A bitten lip, the sweet tang of ions, the rich, slightly thickened liquid. Must that be how Dracula daydreams? Vampire lore has morphed and taken over the modern fiction scape: from Buffy to Twilight to True Blood. I remain partly enthralled (well, the stuff tastes mysteriously interesting, reminiscent of canned water) and partly disgusted (could a solely blood-based diet really settle well digestively?). But the question remains -- is there such thing as a primal thirst for blood? Is this notion completely fictionalized or could there be an explanation for this all-consuming craving for the taboo metallic juice? In short: is there such thing as a blood addiction?

Here’s how Dracula could have happened:

1. Nasty combination of porphyria, pellagra, and pica


Applicable symptoms: light sensitivity, blistering and rashes when exposed to sunlight, mental disturbances, personality changes

This realm of disorders occur when heme in the blood's hemoglobin isn't properly produced. Porphyria is largely hereditary, though drugs, alcohol and infection can trigger onset.


Applicable symptoms: sensitivity to sunlight, insomnia, aggression, psycho-motor and emotional disturbances, eventual dementia

This systemic nutritional wasting disease stems from a chronic vitamin B3 deficiency, sufferers often afflicted with thickened, rough skin. Earliest reports began in the 1730s and are commonly found among poor populations with an excess of corn in their diet. This can develop after alcoholism.


Applicable symptoms: non-food substance craving

This compulsive eating of such things as dirt, metal, chalk, cigarette butts, hair (and everything else under the sun that isn’t food), is called pica, categorized as a mental disorder and eating disorder. This strange-sounding affliction has been noted across cultural groups, age and time periods in history. Some reports sway pica to be rooted as a nutrient (such as iron) deficiency problem, while other researchers believe it has psychological roots, like that of obsessive-compulsive disorder.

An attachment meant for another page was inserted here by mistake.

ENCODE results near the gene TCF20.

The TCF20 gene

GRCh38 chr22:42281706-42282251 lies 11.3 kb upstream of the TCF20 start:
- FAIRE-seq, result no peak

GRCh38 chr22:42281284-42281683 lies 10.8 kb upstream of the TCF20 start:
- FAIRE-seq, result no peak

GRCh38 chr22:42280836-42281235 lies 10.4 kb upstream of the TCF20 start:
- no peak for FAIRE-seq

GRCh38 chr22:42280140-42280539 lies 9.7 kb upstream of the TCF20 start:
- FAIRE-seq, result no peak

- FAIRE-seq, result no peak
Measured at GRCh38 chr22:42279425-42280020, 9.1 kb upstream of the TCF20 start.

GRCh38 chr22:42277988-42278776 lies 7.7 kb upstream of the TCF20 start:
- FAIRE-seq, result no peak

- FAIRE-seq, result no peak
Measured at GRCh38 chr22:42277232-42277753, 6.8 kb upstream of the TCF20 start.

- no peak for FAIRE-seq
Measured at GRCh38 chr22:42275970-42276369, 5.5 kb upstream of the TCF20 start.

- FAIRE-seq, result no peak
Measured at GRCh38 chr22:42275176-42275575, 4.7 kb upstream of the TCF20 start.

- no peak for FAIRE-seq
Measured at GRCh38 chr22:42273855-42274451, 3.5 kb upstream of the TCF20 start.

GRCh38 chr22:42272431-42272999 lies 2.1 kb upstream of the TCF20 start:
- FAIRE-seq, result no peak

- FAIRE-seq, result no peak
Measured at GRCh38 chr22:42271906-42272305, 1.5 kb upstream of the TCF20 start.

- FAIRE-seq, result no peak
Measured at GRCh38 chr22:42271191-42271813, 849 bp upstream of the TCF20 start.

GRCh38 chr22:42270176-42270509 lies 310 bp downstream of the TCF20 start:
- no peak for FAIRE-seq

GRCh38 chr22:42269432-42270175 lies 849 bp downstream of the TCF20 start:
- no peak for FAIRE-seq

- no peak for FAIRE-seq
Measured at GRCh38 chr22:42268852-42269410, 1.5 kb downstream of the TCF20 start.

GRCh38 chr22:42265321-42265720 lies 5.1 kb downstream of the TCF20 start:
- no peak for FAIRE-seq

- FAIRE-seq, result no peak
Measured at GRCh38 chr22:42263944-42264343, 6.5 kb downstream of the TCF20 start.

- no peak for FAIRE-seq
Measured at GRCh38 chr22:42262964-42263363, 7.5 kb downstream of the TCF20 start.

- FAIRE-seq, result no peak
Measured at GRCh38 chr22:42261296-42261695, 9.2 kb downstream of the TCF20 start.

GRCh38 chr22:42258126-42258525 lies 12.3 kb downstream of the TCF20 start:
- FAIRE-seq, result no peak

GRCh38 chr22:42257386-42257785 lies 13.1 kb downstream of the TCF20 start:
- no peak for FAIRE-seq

2. Rabies

Applicable symptoms: restlessness, hypersensitivity to stimuli, insomnia, retracted lips, mental disturbance

This one’s a bit difficult for me, as the idea of a foaming-at-the-mouth vampire is more than a little off-putting. Still, a viral disease causing brain inflammation and central nervous system infection from animal bites would explain the vampiric crazed tendencies, nocturnal habits and bared teeth.

So, our creepy vampires of yesteryear and sexy ones of today likely have psychiatric problems, alcoholism and genetic disorders in common. Does this induce grimaces or sympathy for the strange, odd and misunderstood creatures -- bad boy/girl addicts -- that they are? Or, could some different affliction entirely be at play?